The love and regard of the faithful for their Commander (‘a) grew even stronger after his martyrdom. They made greater sacrifices to establish the teachings of Islam as learnt from their Master, now that he was no longer among them. His loss created a greater sense of responsibility in them and inflamed them with a desire to lay their lives down for him (‘a), his teachings and practice. Muawiya’s efforts to suppress them only helped ignite and strengthen their resolve to follow their Imam (‘a).

One of Imam Ali’s (‘a) renowned followers was ‘Adi ibn e Haatim. He was the chief of the tribe of Taee. He had many sons. He, his sons and his tribesmen were considered Ali’s (‘a) gallant warriors. His three sons named Turfa, Tareef and Taarif were martyred in the battle of Siffin, fighting alongside their Imam (‘a).

After Imam Ali (‘a), Muawiya occupied the seat of ruler by force and deceit. He summoned ‘Adi ibn e Haatim to Damascus. With the intention of causing pain, he asked him, ‘What happened to your sons?’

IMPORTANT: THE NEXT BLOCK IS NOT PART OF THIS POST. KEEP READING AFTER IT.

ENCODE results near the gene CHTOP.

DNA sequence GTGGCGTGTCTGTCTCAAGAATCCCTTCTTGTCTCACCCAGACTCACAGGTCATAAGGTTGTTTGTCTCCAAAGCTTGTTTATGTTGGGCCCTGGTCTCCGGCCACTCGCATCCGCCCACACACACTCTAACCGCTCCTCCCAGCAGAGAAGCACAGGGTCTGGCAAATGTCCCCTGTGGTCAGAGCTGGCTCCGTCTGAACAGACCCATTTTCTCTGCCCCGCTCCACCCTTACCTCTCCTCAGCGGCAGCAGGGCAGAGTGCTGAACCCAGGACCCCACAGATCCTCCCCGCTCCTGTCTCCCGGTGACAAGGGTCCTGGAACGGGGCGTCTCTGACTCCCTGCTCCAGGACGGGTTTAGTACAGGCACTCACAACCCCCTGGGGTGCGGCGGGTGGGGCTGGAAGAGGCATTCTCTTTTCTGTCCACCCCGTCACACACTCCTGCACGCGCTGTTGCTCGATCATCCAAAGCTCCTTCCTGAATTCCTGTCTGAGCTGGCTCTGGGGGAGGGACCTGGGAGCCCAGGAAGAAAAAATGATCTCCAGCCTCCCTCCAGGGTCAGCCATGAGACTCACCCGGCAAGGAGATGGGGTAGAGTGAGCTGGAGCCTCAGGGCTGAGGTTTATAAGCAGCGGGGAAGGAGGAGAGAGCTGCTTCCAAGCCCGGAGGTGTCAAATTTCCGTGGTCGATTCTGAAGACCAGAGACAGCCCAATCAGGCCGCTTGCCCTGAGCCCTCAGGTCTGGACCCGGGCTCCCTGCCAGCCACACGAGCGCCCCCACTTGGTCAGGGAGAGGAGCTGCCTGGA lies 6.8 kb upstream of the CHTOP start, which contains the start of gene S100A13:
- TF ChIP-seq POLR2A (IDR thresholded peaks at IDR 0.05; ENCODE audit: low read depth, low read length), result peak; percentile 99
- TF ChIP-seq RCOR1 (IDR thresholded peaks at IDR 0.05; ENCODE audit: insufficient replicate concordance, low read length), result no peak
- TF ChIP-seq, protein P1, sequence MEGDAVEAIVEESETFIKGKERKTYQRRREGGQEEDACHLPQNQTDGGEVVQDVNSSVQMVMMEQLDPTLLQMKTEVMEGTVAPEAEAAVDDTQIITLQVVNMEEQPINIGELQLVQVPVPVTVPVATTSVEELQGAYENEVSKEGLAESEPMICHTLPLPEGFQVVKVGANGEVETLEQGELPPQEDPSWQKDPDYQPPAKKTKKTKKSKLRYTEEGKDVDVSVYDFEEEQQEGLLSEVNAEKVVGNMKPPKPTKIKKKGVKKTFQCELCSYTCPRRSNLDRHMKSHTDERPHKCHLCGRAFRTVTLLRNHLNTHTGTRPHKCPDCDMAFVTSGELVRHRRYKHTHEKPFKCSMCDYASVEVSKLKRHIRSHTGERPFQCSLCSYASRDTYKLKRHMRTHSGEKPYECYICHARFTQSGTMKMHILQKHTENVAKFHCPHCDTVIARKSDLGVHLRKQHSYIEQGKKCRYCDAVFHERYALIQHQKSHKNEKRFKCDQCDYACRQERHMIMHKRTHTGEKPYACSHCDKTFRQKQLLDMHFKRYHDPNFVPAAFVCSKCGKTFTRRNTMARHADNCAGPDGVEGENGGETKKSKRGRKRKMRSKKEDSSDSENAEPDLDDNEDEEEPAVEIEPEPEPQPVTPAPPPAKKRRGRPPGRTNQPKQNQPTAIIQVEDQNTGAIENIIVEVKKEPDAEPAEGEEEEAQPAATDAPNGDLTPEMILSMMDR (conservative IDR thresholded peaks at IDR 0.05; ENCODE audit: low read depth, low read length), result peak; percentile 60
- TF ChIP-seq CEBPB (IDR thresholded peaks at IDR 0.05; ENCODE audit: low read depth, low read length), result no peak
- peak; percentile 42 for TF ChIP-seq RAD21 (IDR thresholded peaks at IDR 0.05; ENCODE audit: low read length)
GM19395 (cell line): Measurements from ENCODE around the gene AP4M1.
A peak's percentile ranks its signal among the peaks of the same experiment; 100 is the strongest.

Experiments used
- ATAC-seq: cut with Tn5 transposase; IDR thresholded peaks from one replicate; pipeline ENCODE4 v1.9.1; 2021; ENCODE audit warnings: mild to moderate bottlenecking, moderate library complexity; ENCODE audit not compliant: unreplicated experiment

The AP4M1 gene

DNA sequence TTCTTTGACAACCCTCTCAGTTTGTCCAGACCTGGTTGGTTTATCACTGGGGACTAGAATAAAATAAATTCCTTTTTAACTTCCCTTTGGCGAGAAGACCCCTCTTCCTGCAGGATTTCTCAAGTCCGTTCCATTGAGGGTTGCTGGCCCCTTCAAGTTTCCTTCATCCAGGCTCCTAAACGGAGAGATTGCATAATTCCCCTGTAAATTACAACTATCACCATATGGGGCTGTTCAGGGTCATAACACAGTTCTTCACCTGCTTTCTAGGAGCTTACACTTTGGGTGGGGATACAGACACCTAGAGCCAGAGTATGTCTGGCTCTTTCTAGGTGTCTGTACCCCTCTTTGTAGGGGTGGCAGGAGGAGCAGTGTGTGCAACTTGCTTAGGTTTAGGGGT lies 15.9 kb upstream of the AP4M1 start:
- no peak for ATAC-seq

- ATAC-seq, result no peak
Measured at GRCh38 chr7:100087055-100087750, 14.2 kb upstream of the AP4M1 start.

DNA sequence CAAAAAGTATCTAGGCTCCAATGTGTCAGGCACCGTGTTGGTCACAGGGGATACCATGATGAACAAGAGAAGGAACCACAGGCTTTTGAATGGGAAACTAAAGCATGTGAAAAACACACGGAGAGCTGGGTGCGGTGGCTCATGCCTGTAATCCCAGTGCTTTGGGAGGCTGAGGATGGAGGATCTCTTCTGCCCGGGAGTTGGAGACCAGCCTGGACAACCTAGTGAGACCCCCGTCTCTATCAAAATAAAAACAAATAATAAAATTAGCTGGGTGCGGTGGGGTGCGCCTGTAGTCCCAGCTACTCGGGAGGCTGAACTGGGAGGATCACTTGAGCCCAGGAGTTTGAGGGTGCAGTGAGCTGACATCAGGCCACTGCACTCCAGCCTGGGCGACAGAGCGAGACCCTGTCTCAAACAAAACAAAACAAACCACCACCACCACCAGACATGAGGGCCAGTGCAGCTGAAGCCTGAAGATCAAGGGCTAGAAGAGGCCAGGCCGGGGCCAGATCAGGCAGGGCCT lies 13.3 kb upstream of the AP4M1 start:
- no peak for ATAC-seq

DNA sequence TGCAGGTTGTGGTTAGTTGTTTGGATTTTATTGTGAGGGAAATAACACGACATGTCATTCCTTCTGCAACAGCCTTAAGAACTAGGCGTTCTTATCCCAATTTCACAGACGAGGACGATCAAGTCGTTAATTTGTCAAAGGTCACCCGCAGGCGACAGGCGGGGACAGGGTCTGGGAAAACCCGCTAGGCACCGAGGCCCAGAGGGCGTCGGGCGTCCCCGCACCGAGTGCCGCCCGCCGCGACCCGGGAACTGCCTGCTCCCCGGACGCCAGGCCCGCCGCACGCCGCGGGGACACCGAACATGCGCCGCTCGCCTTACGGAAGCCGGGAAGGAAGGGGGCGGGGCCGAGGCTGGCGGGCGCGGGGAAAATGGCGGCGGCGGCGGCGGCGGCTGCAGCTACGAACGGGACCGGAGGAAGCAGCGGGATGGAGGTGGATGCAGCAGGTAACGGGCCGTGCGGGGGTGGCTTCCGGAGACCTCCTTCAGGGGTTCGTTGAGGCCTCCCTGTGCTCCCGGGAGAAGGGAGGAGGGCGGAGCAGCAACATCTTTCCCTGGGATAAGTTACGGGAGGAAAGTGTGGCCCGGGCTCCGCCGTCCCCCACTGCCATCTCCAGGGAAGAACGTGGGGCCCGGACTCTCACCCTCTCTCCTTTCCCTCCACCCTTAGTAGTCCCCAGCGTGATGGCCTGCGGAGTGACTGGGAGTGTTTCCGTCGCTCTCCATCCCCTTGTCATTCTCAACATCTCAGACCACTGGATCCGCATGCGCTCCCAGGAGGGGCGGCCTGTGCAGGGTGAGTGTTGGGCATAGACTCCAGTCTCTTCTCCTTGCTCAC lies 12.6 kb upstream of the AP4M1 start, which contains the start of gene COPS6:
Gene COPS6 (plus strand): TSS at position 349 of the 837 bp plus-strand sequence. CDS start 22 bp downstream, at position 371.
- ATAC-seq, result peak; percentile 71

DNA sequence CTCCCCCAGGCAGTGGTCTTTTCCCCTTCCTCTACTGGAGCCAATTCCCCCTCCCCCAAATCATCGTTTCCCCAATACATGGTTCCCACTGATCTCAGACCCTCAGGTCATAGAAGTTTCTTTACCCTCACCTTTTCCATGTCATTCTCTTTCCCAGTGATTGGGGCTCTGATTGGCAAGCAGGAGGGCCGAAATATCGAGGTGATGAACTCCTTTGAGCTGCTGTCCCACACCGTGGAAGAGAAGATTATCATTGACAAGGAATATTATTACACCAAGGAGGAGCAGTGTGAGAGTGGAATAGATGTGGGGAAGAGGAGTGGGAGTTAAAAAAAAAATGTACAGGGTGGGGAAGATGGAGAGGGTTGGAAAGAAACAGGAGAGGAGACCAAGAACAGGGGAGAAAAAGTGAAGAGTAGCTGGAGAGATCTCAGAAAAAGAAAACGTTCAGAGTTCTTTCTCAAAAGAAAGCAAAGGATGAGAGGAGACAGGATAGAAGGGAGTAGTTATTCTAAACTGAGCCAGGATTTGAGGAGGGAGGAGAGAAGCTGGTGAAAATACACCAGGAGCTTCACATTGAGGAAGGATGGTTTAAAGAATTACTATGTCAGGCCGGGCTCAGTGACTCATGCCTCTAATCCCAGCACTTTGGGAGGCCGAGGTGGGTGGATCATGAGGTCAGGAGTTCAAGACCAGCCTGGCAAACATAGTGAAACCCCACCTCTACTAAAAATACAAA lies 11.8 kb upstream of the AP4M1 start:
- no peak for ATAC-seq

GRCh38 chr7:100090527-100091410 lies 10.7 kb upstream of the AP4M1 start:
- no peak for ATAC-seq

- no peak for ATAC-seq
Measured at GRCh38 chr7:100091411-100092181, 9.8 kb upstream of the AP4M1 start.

‘They were martyred in the battle of Siffin fighting alongside Imam Ali (‘a).’

‘Ali did not treat you fairly.’

‘What makes you say that?’

‘He sent your sons into the front line of battle and kept his own sons in the rear.’

‘On the contrary, I think I have not served Ali (‘a) fairly.’

‘Why do you say that?’

‘I should have died and saved him, but he got martyred while I still live.’

Muawiya was disappointed again for the umpteenth time. He decided to change his tactics, and asked ‘Adi to describe Ali (‘a) as he had known him from very close quarters.

‘Excuse me, I’d rather not praise him in your presence,’ said ‘Adi, knowing full well how envious he was of his Maula, Ameer ul Momineen, Ali ibn e Abi Talib (‘a).